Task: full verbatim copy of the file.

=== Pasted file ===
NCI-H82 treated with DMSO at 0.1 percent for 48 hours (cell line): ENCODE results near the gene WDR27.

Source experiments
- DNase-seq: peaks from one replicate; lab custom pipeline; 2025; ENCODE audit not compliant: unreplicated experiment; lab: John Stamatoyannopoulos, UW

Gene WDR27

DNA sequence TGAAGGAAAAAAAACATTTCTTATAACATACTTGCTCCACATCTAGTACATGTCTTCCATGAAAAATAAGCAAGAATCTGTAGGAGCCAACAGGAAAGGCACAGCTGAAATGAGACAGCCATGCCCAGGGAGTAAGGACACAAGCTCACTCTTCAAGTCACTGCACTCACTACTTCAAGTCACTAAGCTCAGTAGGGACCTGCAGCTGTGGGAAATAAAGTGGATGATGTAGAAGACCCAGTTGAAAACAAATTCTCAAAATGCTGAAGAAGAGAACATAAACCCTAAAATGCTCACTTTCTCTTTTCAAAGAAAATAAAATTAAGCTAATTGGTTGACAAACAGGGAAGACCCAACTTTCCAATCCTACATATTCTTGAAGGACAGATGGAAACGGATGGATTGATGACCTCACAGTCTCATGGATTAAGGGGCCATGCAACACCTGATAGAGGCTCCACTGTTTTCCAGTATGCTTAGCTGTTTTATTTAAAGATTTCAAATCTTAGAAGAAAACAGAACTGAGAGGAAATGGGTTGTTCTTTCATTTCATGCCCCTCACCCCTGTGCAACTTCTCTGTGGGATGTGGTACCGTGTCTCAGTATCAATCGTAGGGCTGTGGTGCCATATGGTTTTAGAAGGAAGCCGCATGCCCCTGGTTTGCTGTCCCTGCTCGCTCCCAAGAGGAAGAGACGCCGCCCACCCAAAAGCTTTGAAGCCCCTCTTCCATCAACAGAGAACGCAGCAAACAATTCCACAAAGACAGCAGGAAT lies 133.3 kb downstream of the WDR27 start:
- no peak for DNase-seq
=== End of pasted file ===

NCI-H82 treated with DMSO at 0.1 percent for 48 hours (cell line): ENCODE results near the gene WDR27.

Source experiments
- DNase-seq: peaks from one replicate; lab custom pipeline; 2025; ENCODE audit not compliant: unreplicated experiment; lab: John Stamatoyannopoulos, UW

Gene WDR27

DNA sequence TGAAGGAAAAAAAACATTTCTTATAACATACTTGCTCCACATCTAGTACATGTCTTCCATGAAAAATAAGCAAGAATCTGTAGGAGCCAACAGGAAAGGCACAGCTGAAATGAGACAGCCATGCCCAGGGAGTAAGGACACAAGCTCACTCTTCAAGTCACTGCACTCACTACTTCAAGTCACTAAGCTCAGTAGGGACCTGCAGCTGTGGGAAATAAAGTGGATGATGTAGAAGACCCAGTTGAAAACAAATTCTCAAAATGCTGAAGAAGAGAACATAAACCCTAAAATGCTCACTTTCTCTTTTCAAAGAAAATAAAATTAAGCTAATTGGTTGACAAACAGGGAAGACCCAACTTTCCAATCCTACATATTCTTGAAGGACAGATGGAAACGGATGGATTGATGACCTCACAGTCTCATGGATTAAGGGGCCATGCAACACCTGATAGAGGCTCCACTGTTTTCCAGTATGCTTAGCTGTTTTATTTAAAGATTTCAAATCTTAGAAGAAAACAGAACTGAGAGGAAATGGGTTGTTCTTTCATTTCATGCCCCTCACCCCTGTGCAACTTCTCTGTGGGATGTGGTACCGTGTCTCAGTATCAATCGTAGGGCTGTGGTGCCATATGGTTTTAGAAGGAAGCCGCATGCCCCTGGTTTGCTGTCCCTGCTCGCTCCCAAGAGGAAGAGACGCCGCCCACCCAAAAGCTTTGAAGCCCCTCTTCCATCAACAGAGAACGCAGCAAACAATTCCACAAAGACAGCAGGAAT lies 133.3 kb downstream of the WDR27 start:
- no peak for DNase-seq